NASA Administrator Mike Griffin has said his comments to the newspaper USA Today were taken out of context, when they quoted him as saying the Space Shuttle was a ‘mistake’.
With the omission of any praise for the STS (Space Transportation System) and its achievements, the article was received angrily by some United Space Alliance workers – who in their own words called his comments as ‘betrayal’.
However, Griffin’s open letter on the article will be sure to reassure such workers on the Space Shuttle program that their hard work has not been in vain.
The article in last week’s edition of USA Today highlighted Griffin as saying the last 30 years of NASA’s manned space flight program had been a mistake, with criticism for the Shuttle and the International Space Station – both on-going projects.
That was met by e-mails from workers, one of which was quoted in Florida Today as saying his comments were “an outright insult to those who have given their blood, sweat, tears, and yes, even their lives, for this national treasure. Griffin may hold five master’s degree and a Ph.D., but there are two things he lacks — common sense and compassion. I, for one space employee, am embarrassed to consider him a colleague.”
However, Griffin has reacted to an onslaught of unhappy e-mails by writing an open letter that was published on NASA.gov today.
“I’m sure you’ve seen the press coverage concerning my supposed comments on the space shuttle and International Space Station, beginning last Wednesday.
“I’ve been in Russia since the day the article came out, and have therefore missed most of the reaction to it, but I’ve received enough e-mail to realize that I didn’t handle the situation well and have left some hurt feelings behind. So, I thought I should make the effort to clarify the situation, and this message to all of you is the best way I know to do it.
“The attention-getting parts of the story were, of course, associated with the use of words such as “mistake” and “blunder” in connection with the shuttle and station programs. The press coverage has been such as to make it appear that I used those words to characterize the programs. In fact — and I would hope that this goes without saying — I did no such thing. I was asked by an interviewer if shuttle had been “a mistake,” and I provided my answer, which addressed the difficulty of the design challenge and the paucity of funds with which it was undertaken. This answer was given in the article, and was quoted correctly. But the use of words such as “mistake” and “blunder,” as well as the overall pejorative tone of the article, was not reflective of my remarks nor of the general context of the discussion.
“At the strategic level, I think all of you know that I believe we have been restricted to low Earth orbit for far too long and that the proper focus of our nation’s space program should be the exploration of our solar system. I do understand that others will disagree. In that context, it is useful to recall Norm Augustine’s observation that most people believe we should have a robust space program; it is just that no two people agree as to what that program should be! But it is my sense that this debate has been had and has been resolved for the time being. The Vision for Space Exploration is the right path, and it is the path that we are re-engaging our agency to follow. I am committed to it.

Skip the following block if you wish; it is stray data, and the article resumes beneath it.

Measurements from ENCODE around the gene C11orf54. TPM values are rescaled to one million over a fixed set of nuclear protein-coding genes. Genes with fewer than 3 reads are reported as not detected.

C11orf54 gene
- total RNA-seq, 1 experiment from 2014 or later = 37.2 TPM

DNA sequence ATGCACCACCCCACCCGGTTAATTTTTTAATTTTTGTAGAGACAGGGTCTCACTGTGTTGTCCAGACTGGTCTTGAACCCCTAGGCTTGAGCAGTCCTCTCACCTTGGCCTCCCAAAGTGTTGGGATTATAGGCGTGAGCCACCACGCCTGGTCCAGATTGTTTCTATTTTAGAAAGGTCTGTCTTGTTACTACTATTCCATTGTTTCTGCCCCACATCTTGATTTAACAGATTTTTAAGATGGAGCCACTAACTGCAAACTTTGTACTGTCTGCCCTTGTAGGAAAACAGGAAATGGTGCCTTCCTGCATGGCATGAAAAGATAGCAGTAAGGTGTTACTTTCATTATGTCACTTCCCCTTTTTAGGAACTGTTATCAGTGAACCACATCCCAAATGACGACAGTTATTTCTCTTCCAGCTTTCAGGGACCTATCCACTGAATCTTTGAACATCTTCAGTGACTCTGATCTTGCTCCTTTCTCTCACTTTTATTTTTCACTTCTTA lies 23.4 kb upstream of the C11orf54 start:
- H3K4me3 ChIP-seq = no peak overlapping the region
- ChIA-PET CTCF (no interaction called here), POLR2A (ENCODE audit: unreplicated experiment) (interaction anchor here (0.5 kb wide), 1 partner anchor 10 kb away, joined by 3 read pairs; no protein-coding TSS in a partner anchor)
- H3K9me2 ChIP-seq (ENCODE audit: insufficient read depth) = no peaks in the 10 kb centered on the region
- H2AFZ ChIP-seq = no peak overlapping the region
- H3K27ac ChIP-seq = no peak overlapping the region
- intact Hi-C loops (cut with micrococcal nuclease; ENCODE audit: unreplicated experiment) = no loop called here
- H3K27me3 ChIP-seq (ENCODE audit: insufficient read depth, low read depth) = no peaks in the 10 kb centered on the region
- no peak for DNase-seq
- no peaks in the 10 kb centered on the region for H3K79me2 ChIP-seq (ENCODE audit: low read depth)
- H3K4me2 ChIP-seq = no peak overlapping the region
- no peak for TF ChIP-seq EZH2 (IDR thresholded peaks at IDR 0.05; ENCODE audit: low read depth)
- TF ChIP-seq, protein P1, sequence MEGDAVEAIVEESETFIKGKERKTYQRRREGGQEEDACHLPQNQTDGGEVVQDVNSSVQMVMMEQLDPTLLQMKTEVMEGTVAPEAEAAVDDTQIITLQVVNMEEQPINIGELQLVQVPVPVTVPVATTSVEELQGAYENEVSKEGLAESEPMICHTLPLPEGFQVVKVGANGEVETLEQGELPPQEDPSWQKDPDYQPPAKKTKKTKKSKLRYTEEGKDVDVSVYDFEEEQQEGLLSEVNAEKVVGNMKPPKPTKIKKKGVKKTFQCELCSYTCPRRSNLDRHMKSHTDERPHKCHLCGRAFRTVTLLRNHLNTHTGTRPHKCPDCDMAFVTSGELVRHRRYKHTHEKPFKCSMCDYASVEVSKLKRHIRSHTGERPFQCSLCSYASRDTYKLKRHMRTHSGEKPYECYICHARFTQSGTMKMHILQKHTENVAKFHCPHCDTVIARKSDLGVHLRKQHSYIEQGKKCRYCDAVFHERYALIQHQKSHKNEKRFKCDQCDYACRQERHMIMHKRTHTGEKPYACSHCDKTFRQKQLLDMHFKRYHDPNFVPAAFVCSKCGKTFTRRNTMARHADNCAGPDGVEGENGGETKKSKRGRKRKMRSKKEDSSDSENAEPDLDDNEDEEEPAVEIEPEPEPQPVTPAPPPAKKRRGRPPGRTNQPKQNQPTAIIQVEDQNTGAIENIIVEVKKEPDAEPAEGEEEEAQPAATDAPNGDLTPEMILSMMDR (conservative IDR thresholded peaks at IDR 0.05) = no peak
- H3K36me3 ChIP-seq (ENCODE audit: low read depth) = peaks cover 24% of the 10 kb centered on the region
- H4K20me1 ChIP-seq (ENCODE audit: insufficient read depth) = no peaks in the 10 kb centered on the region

“With that said, I do hope you know that I would never speak of our efforts, past or present, in a way that would be intended to denigrate the efforts of the engineers, technicians, managers, scientists, and administrative personnel who “make it happen” at NASA and at our contractors.
“As I have often said publicly, the shuttle is the most amazing machine humans have ever built, and it has been the recipient of the most brilliant engineering that America can provide. The station is a more difficult engineering project, by far, than was Apollo. It is true that we have not met our original goals for these programs, for myriad reasons dating back 35 years or more, involving strategic and budgetary decisions made, properly or otherwise, above NASA. Although this is not the fault of the dedicated people, past and present, who have worked in these programs, I think we all know that we can do better, and that we will. But even if everything were in our favor — and it is not — it would be several years before we could have available a successor to the shuttle. In the interim, we must complete the station and the only tool with which we can accomplish that is the shuttle. At this point, an expeditious but orderly phase-out of the shuttle program, using it to complete the assembly of the station while we develop a new system, is the best thing we can do for our agency and for the nation.
“These are the messages I have tried to convey. It is not my intention that they should be used to criticize or diminish the efforts of those who have devoted their lives — and in some cases given their lives — to the space program. Space technology is still in its infancy. To criticize the shuttle and station because our best efforts have fallen short of the goals we have set would be like criticizing the early aviation pioneers because they did not understand, then, how to build transcontinental aircraft. In this business, our goal is to push the frontiers of technology, to learn what we can by doing so, and then move on. And that is what we will do.
“Thank you all for your time and attention.